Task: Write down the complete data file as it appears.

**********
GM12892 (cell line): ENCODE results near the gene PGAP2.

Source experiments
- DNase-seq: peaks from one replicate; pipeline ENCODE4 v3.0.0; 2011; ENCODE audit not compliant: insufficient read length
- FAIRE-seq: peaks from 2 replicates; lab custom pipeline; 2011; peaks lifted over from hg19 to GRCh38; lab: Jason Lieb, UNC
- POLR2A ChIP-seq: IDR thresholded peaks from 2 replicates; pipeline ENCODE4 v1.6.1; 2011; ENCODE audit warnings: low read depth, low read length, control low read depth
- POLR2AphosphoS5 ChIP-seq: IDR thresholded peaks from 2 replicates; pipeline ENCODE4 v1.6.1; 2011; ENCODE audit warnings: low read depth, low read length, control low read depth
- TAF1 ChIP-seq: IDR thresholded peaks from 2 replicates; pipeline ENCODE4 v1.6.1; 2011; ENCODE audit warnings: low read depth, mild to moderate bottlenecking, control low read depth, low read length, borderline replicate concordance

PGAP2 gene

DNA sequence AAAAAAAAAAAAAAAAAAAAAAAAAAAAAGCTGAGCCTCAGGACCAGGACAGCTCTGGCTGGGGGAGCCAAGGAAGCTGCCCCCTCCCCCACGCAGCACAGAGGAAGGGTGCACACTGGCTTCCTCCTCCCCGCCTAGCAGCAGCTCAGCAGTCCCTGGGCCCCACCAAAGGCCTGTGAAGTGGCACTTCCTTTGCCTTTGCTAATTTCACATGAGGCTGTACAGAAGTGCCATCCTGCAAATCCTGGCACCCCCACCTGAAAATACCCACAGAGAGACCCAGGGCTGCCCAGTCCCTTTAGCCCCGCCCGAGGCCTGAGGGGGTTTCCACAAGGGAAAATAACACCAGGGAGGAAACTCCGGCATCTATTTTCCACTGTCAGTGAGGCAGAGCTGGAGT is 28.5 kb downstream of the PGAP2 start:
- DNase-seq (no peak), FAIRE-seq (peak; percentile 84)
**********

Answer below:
GM12892 (cell line): ENCODE results near the gene PGAP2.

Source experiments
- DNase-seq: peaks from one replicate; pipeline ENCODE4 v3.0.0; 2011; ENCODE audit not compliant: insufficient read length
- FAIRE-seq: peaks from 2 replicates; lab custom pipeline; 2011; peaks lifted over from hg19 to GRCh38; lab: Jason Lieb, UNC
- POLR2A ChIP-seq: IDR thresholded peaks from 2 replicates; pipeline ENCODE4 v1.6.1; 2011; ENCODE audit warnings: low read depth, low read length, control low read depth
- POLR2AphosphoS5 ChIP-seq: IDR thresholded peaks from 2 replicates; pipeline ENCODE4 v1.6.1; 2011; ENCODE audit warnings: low read depth, low read length, control low read depth
- TAF1 ChIP-seq: IDR thresholded peaks from 2 replicates; pipeline ENCODE4 v1.6.1; 2011; ENCODE audit warnings: low read depth, mild to moderate bottlenecking, control low read depth, low read length, borderline replicate concordance

PGAP2 gene

DNA sequence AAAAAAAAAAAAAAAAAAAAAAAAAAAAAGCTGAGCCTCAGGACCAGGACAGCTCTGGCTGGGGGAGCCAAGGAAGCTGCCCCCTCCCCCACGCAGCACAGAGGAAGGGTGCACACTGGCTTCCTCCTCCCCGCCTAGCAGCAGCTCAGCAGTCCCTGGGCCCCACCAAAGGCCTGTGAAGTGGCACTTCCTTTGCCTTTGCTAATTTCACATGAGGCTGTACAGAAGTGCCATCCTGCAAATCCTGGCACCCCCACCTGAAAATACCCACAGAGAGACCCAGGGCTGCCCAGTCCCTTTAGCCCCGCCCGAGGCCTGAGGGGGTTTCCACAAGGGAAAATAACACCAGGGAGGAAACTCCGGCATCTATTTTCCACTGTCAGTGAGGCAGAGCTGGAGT is 28.5 kb downstream of the PGAP2 start:
- DNase-seq (no peak), FAIRE-seq (peak; percentile 84)